I’ve played roleplaying games in one form or another for close to three decades. When the online services started opening, I inevitably found message forums dedicated to roleplaying and ended up getting sucked into storylines. The first one I remember was a forum on CompuServe back in early 1991. I let my CompuServe subscription lapse as my Navy duty stations changed, but in 1994, at the dawn of the modern internet, I found a text-based online RP game and got back into it again.
Online text-based RP games are a completely different animal from paper-and-pencils or forum-based RP. When you’re sitting around a table with friends and dice, RP is more of an acting exercise. You’re playing the part of your character, deciding what they do in various situations and talking as them when there’s dialogue. When you shift to written RP, it becomes more of a writing exercise. You still have to communicate actions and dialogue, but instead of just speaking it now you’re writing a little tiny piece of a story. On message forums you have the luxury of taking your time and thinking about your post, but when it’s online and in real-time you’re under the gun. You’ve got to get your “pose” out in just a few minutes because other people are waiting for you to take your turn so they can take theirs. People are going to be reading what you have to say as soon as you hit the Enter key. There’s no backsies. You have to be interesting and engaging, spell everything right, and have decent grammar and sentence structure all while roleplaying your wizard/pirate/hero.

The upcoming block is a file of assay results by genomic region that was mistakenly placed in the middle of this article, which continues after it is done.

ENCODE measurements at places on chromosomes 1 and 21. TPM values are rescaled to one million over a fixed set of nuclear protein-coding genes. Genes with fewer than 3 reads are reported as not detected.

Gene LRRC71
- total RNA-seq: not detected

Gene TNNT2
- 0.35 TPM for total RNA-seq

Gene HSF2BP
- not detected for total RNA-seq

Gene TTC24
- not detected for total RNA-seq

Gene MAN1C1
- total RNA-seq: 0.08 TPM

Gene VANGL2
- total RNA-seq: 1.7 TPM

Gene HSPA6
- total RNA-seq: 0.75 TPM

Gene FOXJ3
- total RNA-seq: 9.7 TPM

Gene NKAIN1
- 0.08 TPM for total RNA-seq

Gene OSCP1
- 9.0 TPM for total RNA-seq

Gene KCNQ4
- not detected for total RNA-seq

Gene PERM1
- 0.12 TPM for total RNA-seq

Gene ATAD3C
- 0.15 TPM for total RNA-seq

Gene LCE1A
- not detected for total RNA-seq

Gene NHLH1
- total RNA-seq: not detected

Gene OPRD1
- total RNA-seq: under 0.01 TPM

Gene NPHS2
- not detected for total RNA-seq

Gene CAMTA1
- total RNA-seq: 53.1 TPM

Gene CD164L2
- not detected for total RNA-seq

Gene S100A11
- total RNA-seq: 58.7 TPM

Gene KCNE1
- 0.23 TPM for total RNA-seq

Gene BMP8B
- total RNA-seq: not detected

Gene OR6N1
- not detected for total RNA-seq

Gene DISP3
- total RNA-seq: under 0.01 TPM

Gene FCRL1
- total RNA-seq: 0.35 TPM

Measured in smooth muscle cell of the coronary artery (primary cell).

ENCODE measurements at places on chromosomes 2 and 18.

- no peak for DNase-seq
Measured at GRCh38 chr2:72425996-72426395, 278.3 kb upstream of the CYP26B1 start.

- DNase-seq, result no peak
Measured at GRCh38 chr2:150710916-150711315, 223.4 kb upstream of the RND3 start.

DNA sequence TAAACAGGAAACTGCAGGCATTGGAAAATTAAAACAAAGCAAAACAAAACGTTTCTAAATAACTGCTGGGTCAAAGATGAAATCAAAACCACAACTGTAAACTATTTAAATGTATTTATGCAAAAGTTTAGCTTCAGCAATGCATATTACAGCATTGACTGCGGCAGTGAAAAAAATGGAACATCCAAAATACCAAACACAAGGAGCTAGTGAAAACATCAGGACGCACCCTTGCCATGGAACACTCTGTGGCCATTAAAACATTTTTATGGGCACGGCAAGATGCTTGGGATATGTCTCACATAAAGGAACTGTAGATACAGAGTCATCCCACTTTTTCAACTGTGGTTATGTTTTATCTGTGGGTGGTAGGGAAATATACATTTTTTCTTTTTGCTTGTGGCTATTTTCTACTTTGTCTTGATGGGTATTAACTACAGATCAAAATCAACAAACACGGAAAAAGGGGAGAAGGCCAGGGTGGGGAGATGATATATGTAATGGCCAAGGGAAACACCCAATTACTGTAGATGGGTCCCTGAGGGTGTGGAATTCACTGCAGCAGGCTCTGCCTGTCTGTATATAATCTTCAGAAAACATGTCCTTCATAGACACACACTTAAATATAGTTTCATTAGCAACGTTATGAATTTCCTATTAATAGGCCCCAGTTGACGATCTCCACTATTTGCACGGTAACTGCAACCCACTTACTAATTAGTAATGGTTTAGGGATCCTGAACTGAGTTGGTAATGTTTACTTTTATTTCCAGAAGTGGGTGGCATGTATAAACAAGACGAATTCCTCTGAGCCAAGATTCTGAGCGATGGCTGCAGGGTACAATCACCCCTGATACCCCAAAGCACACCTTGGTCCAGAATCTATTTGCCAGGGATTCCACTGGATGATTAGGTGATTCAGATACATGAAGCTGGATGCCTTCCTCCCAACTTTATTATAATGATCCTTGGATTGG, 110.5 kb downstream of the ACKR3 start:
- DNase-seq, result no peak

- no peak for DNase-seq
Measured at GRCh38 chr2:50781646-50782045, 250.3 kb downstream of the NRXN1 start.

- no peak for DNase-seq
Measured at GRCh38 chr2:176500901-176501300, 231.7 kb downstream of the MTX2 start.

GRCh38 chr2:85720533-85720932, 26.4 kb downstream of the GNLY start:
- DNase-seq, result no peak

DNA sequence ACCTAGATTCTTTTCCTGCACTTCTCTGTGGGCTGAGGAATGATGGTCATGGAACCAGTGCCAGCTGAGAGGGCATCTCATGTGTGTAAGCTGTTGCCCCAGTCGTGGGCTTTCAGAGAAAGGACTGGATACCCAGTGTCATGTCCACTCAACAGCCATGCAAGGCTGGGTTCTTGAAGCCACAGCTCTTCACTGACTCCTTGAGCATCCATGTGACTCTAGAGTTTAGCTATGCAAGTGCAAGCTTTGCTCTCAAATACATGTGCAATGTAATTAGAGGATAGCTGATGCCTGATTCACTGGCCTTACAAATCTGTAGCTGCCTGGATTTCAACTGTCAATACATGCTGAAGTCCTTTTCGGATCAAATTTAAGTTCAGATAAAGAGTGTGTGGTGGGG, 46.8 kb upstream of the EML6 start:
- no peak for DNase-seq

And, just as people say you have to write terribly before you can write well, so it goes with online RP. I have logs from the mid-90s that are just painful to read because I was so, so bad. Telling rather than showing, cliché characterization, all the things they tell you to not do, I did. But I kept at it, saw what others were doing and aspired to reach their level, and got better. It’s a tough row to hoe, but the immediate feedback you get makes it a great crucible to practice your craft. You get to see a broad range of writing styles, things that work and things to avoid. It can even help with character development. One of the things I like to do to figure out how my characters work is drop them into various situations and see what they do. Online RP gives you that opportunity without you having to play the rest of the cast too. When you can concentrate on just one character, it’s easier to get into their head and learn who they are.
It’s not for everyone, and it tends to gobble up a lot of time, but if you get involved in online roleplaying it can be a big help in your craft.